Once, money didn’t exist, and nobody needed to it exist. Squinting into the dark corner of the early Paleolithic, early man was apparently a fission-fusion society, with all of its members able to provide the means of their own survival.
Our brains grew bigger, our toolmaking more sophisticated, and a problem emerged: some new skills took a long time to learn. It was no longer possible for one person to be good at everything. We began to specialise – some dug storage pits, some wove nets, some fashioned spears. Humanity went from being freestanding pylons to a truss-frame bridge, each member relying on the other members to not fall down.
We began to barter and trade our skills, establishing the first economy. Nobody had any ideas about the “value” of items, just that they needed food to eat, and shelter to survive the cold. With lots of transactions, and lots of goods in circulation, an equilibrium of exchange appeared, the economy soon attained the transient but important quality of stability. If you had a fish in your hand, you not only knew what you could trade it for today, you knew what you could trade it for tomorrow (barring a disruption to the market’s stability, such as a sudden glut of fish). Now you could plan long term. This was something new, and powerful. A bridle thrown over tomorrow.
But barter-based economies have a weakness. Namely, some things can’t easily be swapped or traded. If I make hats and you make houses, how are we supposed to barter? Do I get a house and you get a hundred hats? Do you get a hat and I get a half a retaining wall? Suppose you can’t begin building my house for six weeks, when the weather improves, but you want your hat right now? Is there any way we can conduct business?
Yes, but first we need a way of storing value. Suppose we take all the pebbles from a beach, and distribute them evenly among the tribe. If I make you a hat, you give me a pebble. If you build me a house, I give you a hundred pebbles. If you can’t build my house for six weeks, then I have assumed risk (you might not build the house), so maybe you’ll agree to only take eighty pebbles as payment for your work. Skilled and valuable people will be rewarded with lots of pebbles (proxies for hats, and houses, and fish). If your supply runs low, then perhaps it’s a sign that you’re taking more from the tribe than you are giving.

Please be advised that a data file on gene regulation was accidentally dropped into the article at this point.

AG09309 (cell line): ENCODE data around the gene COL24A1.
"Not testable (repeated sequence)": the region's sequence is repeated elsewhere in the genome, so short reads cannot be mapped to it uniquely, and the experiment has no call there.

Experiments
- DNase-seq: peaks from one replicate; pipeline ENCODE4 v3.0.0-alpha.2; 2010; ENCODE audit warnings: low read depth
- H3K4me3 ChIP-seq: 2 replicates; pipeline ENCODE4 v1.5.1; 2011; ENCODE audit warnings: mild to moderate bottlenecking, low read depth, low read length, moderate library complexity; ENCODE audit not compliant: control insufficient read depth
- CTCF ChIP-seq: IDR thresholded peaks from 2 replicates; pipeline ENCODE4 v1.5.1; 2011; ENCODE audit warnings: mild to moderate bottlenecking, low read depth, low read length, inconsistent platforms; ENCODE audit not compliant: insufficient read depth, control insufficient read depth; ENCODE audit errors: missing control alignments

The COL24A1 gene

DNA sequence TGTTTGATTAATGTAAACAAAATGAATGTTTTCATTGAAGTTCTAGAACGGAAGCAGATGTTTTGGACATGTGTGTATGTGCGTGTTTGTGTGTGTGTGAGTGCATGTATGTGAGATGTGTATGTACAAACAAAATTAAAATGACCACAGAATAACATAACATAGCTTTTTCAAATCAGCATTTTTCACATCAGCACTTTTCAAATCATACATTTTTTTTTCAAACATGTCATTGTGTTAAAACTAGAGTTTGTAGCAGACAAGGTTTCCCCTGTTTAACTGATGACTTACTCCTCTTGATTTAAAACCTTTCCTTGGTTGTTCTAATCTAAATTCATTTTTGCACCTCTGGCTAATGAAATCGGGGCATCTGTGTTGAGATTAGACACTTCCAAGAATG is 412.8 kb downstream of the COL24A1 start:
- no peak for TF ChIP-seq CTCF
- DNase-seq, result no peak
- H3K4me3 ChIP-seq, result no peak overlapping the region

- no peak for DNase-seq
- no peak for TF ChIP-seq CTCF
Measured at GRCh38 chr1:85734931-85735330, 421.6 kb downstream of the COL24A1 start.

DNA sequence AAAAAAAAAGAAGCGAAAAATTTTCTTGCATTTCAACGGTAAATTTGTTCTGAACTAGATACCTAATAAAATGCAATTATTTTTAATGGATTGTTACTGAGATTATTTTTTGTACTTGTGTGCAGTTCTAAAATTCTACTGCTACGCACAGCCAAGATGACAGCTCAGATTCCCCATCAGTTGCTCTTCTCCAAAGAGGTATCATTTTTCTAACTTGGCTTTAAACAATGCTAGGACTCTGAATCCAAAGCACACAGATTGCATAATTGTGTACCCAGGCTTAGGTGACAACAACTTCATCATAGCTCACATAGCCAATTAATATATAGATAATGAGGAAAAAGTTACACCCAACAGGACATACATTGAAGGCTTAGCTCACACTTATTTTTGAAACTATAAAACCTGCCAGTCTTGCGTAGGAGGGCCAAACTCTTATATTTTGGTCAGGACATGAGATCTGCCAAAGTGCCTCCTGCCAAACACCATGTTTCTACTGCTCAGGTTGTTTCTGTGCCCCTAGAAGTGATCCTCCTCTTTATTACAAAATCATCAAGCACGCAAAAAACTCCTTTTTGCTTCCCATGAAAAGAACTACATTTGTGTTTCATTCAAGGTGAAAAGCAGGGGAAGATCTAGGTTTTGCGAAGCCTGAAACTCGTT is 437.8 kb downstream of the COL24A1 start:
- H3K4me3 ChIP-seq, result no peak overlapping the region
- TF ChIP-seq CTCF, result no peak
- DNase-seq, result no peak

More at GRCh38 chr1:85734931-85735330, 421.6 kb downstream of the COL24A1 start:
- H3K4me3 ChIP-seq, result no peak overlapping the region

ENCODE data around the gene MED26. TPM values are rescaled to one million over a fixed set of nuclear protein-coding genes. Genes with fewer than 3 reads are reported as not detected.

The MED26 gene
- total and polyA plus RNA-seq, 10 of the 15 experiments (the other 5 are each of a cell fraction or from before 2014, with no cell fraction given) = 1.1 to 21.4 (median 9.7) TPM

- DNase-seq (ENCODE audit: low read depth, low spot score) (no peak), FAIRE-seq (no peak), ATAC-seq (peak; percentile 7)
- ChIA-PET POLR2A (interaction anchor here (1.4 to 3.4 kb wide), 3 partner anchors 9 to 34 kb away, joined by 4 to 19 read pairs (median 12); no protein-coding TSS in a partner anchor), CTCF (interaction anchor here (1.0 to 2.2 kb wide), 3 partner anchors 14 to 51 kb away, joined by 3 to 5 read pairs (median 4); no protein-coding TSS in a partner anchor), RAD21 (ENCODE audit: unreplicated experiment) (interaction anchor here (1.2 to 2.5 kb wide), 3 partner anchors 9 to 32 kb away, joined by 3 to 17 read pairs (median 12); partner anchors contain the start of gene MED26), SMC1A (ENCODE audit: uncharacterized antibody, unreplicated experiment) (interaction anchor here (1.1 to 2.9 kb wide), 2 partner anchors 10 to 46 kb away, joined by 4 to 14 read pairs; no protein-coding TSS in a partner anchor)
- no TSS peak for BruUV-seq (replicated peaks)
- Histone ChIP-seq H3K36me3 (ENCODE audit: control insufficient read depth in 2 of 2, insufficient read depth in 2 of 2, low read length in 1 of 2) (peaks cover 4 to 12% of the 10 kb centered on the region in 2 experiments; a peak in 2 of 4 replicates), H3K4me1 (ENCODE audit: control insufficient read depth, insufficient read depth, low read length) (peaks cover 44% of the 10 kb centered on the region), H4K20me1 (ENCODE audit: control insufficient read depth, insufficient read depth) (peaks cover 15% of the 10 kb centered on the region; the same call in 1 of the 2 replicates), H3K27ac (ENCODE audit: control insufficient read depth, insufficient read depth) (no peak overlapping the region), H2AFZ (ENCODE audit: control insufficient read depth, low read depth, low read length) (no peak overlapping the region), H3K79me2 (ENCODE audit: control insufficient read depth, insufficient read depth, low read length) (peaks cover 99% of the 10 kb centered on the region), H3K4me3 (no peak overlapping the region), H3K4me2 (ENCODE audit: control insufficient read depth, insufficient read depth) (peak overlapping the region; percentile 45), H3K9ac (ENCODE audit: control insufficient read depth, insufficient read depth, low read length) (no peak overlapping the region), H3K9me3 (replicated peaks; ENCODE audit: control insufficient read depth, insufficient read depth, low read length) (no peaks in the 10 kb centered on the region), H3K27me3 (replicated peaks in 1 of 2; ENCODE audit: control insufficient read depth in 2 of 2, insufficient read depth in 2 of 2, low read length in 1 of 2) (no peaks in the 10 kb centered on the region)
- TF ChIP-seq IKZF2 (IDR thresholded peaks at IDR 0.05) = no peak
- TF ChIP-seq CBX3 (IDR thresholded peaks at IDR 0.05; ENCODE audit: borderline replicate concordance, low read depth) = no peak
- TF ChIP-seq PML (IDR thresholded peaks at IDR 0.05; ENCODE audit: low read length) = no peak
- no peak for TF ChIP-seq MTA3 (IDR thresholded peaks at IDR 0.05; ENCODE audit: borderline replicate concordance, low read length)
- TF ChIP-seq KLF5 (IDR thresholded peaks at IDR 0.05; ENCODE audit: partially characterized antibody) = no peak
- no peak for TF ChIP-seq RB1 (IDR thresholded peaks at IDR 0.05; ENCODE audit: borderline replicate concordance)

The system works so long as there are a fixed number of pebbles in circulation. It breaks down instantly if I walk further down the coast, discover a new beach nobody knows about, and put hundreds of pebbles in a wheelbarrow. Now my store of pebbles no longer matches my input of labor to the tribe. The market is distorted, people will lose faith in it, and the stability goes away. Maybe a fish is worth one pebble, maybe a thousand.
The requirements of money are manifest: it must be rare, hard to fake, and testable. In other words, you have to be able to trust it.
Money in the United States is issued by the Federal Treasury, and has sophisticated anti-counterfeiting measures, including a 3D security ribbon, a pair of matching serial numbers, and a watermark visible under UV light. It is hard to copy. I’m reminded of how Egyptian pharoahs would engrave their accomplishments on limestone, and sometimes they’d chisel out the names of the old pharoahs and replace them with their own. The Ramisside Dynasty ensured against this by carving their achievements in five inches deep into the stone. Trust is the heart of everything.
For centuries, most of the world used precious metals and stones. In other parts of the world, work-based currency was used: Oliva carneola snail shells painstakingly ground down to size, and threaded through with beads. They were labour intensive to make that nobody could crash the market with sudden injections of volume.
But using physical items as money has its own problem, and it’s a sneaky one that doesn’t seem obvious at first: deflation.
Economies usually grow. This is a very predictable fact about them. Populations increase (adding extra labour input), technology improves (adding a labour multiplier) and infrastructure improves (facilitating trade). And if there’s a fixed number of snail shells in circulation, each of them becomes capable of buying more and more product.
The result? People start hoarding snail shells, because if they spend them, they’ve traded an increasingly valuable item for a flat line. The economy slows down, because not enough people are actually using the currency.
In recent centuries, most countries have passed from a metallist system (where money is backed by precious metals) to a fiat system, where pieces of paper are valuable essentially because the government has decided that they are. This allows fine-tuning, and intricate control. If the economy is deflating, the government can introduce more money.
The only issue, again, is trust. How much do you trust your government? Do you think they’ll look out for your best interests? And even if they do, how much longer do you think your government will continue to exist for?
The fiat system seems to work. The grass grows and the trains arrive on time. But it’s hard not to feel like Wile E Coyote running off a cliff into empty air.
Bitcoin was supposed to be the next evolution of money. Unfortunately, at some point this new transitional form ended up at the bottom of a tar pit. More later.